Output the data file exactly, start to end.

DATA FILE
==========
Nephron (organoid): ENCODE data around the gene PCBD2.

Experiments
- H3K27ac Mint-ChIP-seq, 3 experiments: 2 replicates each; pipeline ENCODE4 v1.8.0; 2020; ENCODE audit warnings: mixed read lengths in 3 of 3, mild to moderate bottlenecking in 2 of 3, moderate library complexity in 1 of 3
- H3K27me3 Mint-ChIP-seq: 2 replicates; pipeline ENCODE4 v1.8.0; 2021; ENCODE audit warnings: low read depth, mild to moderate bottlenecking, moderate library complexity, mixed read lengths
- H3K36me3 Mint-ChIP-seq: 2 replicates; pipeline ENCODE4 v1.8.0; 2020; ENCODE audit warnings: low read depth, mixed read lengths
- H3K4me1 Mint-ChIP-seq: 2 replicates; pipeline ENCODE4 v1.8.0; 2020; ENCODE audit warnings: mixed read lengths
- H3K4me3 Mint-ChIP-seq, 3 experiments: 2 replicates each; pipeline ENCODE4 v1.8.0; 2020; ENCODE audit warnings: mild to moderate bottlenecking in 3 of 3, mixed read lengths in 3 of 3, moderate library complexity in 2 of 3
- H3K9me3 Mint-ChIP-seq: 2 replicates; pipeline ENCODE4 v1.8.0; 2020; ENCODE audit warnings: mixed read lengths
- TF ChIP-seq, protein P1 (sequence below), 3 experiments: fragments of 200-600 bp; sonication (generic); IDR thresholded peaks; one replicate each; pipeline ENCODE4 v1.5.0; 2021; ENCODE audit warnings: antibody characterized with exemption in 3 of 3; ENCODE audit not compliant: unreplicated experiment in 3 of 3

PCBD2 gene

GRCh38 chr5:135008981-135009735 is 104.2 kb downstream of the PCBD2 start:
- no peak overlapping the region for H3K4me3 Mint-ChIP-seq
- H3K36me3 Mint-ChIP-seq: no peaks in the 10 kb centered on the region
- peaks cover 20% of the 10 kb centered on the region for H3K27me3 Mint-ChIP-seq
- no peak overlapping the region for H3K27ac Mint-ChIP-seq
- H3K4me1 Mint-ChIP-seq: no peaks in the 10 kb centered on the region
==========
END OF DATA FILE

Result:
Nephron (organoid): ENCODE data around the gene PCBD2.

Experiments
- H3K27ac Mint-ChIP-seq, 3 experiments: 2 replicates each; pipeline ENCODE4 v1.8.0; 2020; ENCODE audit warnings: mixed read lengths in 3 of 3, mild to moderate bottlenecking in 2 of 3, moderate library complexity in 1 of 3
- H3K27me3 Mint-ChIP-seq: 2 replicates; pipeline ENCODE4 v1.8.0; 2021; ENCODE audit warnings: low read depth, mild to moderate bottlenecking, moderate library complexity, mixed read lengths
- H3K36me3 Mint-ChIP-seq: 2 replicates; pipeline ENCODE4 v1.8.0; 2020; ENCODE audit warnings: low read depth, mixed read lengths
- H3K4me1 Mint-ChIP-seq: 2 replicates; pipeline ENCODE4 v1.8.0; 2020; ENCODE audit warnings: mixed read lengths
- H3K4me3 Mint-ChIP-seq, 3 experiments: 2 replicates each; pipeline ENCODE4 v1.8.0; 2020; ENCODE audit warnings: mild to moderate bottlenecking in 3 of 3, mixed read lengths in 3 of 3, moderate library complexity in 2 of 3
- H3K9me3 Mint-ChIP-seq: 2 replicates; pipeline ENCODE4 v1.8.0; 2020; ENCODE audit warnings: mixed read lengths
- TF ChIP-seq, protein P1 (sequence below), 3 experiments: fragments of 200-600 bp; sonication (generic); IDR thresholded peaks; one replicate each; pipeline ENCODE4 v1.5.0; 2021; ENCODE audit warnings: antibody characterized with exemption in 3 of 3; ENCODE audit not compliant: unreplicated experiment in 3 of 3

PCBD2 gene

GRCh38 chr5:135008981-135009735 is 104.2 kb downstream of the PCBD2 start:
- no peak overlapping the region for H3K4me3 Mint-ChIP-seq
- H3K36me3 Mint-ChIP-seq: no peaks in the 10 kb centered on the region
- peaks cover 20% of the 10 kb centered on the region for H3K27me3 Mint-ChIP-seq
- no peak overlapping the region for H3K27ac Mint-ChIP-seq
- H3K4me1 Mint-ChIP-seq: no peaks in the 10 kb centered on the region